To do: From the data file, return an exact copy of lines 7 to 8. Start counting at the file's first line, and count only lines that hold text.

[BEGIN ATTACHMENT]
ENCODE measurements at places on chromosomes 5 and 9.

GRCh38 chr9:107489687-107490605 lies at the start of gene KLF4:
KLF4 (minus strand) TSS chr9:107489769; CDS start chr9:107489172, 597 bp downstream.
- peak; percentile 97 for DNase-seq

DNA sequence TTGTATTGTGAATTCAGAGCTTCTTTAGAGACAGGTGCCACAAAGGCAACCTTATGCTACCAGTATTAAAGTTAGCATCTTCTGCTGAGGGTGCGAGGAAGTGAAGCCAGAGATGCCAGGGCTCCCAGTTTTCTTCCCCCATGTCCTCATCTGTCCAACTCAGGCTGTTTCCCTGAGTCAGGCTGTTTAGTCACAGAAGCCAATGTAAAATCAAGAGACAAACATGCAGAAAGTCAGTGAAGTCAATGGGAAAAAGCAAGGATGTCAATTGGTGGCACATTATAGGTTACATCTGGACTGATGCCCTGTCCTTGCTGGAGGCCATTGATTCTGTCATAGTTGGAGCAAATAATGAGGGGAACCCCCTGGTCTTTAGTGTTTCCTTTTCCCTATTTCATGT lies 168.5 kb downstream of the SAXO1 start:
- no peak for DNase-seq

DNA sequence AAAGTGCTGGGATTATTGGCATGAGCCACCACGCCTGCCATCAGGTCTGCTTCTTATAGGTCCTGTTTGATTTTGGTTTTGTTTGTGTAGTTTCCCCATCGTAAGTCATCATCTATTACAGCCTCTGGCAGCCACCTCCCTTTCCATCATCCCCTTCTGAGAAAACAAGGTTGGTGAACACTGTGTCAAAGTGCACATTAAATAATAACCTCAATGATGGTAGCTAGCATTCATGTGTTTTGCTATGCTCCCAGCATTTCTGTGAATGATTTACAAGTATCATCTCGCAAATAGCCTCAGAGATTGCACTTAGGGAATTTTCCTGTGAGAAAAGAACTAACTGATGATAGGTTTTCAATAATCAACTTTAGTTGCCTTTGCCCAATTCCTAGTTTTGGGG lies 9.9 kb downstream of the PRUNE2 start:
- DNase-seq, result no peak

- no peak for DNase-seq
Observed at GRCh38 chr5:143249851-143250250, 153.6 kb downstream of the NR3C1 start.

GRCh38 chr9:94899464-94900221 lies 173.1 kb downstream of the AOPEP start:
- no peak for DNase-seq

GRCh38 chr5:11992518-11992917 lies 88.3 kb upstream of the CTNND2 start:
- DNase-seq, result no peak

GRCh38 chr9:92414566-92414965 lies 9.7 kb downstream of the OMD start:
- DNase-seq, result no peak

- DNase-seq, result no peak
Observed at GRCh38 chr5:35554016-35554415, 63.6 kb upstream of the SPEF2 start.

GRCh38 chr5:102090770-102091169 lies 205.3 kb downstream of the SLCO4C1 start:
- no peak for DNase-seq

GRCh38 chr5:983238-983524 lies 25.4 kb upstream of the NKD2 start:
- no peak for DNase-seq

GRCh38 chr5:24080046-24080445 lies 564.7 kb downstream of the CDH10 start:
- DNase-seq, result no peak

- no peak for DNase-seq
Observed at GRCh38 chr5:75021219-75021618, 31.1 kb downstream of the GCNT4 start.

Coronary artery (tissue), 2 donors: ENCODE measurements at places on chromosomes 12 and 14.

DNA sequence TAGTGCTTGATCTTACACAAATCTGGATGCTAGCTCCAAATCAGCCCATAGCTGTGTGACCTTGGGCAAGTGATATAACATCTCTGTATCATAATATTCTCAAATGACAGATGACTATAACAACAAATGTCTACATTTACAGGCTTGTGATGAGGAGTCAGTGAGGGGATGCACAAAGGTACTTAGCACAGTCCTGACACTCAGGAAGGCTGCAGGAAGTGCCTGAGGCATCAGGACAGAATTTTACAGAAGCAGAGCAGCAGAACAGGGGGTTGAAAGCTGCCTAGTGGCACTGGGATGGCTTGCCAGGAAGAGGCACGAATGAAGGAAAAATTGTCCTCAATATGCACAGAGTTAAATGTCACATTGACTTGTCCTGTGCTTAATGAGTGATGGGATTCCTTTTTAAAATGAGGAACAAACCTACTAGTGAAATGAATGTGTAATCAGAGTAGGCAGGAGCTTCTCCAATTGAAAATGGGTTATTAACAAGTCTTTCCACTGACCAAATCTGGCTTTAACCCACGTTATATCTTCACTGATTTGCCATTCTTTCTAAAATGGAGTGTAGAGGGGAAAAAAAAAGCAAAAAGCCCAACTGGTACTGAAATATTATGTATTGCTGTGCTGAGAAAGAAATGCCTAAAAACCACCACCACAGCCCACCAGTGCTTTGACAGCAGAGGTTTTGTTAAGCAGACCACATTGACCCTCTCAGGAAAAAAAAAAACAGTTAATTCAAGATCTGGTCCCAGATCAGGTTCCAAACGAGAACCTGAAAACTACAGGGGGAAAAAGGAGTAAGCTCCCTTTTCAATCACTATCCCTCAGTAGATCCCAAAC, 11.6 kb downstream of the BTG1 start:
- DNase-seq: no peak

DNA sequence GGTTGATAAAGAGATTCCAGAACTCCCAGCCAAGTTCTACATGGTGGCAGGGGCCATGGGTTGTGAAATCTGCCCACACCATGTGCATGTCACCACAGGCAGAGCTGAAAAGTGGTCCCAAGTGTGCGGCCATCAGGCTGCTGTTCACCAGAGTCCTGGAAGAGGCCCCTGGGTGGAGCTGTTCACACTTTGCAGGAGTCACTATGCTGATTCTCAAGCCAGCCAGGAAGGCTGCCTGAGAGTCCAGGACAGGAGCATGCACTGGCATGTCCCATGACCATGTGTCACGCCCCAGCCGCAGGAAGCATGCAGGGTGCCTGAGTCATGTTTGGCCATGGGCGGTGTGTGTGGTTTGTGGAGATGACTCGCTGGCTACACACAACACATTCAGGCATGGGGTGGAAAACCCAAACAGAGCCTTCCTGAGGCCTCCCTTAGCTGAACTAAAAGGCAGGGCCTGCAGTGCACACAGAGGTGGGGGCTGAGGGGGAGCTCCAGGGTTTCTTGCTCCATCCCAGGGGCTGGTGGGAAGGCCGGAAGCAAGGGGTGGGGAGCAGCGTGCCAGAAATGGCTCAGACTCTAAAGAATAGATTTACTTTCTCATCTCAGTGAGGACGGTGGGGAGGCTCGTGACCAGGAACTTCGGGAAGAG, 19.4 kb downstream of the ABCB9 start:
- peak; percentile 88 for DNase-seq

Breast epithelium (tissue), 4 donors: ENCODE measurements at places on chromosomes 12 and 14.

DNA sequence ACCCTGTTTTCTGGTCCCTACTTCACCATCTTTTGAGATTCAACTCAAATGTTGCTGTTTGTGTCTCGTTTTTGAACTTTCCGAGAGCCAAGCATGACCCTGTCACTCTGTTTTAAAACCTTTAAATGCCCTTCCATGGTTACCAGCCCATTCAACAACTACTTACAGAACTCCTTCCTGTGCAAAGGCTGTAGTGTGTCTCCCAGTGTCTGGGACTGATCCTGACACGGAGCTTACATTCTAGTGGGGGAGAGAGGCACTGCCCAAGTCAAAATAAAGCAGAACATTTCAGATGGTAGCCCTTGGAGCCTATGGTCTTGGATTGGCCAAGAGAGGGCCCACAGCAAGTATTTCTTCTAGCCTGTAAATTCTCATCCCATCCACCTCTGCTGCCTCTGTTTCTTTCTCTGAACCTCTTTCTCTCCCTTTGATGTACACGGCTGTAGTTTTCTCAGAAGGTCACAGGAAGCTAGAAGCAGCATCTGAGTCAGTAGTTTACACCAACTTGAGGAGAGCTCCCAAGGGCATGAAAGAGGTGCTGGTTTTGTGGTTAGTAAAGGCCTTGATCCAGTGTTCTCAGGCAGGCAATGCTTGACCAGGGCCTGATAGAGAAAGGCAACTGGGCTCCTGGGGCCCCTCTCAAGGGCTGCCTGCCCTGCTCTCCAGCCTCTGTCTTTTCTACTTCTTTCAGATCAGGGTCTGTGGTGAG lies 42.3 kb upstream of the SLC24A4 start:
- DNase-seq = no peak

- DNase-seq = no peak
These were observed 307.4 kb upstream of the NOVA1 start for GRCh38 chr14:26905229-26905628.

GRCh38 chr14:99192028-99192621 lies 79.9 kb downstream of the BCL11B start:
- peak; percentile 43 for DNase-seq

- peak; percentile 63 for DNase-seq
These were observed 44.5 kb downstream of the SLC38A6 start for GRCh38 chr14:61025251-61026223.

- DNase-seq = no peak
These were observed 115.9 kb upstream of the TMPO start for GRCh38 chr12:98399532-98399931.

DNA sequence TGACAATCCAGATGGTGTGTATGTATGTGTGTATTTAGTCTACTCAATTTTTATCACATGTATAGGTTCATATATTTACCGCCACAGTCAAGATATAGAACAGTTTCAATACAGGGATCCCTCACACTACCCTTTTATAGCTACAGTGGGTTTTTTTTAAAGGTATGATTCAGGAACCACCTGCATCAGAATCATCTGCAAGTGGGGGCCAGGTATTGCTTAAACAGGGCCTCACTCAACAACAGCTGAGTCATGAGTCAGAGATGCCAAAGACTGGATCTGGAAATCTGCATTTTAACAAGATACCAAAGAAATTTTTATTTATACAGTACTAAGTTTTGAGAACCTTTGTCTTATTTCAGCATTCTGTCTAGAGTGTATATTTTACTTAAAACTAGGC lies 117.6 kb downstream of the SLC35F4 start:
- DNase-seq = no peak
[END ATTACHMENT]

DNA sequence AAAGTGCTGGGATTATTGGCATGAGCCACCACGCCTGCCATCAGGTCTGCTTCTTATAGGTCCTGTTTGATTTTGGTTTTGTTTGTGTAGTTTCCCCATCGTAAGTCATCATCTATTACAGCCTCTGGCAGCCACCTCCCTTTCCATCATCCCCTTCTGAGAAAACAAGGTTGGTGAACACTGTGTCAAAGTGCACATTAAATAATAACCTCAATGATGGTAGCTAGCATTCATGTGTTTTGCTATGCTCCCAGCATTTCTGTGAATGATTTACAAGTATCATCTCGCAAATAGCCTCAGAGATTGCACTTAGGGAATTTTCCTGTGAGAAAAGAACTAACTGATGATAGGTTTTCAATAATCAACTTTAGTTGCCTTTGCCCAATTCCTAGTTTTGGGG lies 9.9 kb downstream of the PRUNE2 start:
- DNase-seq, result no peak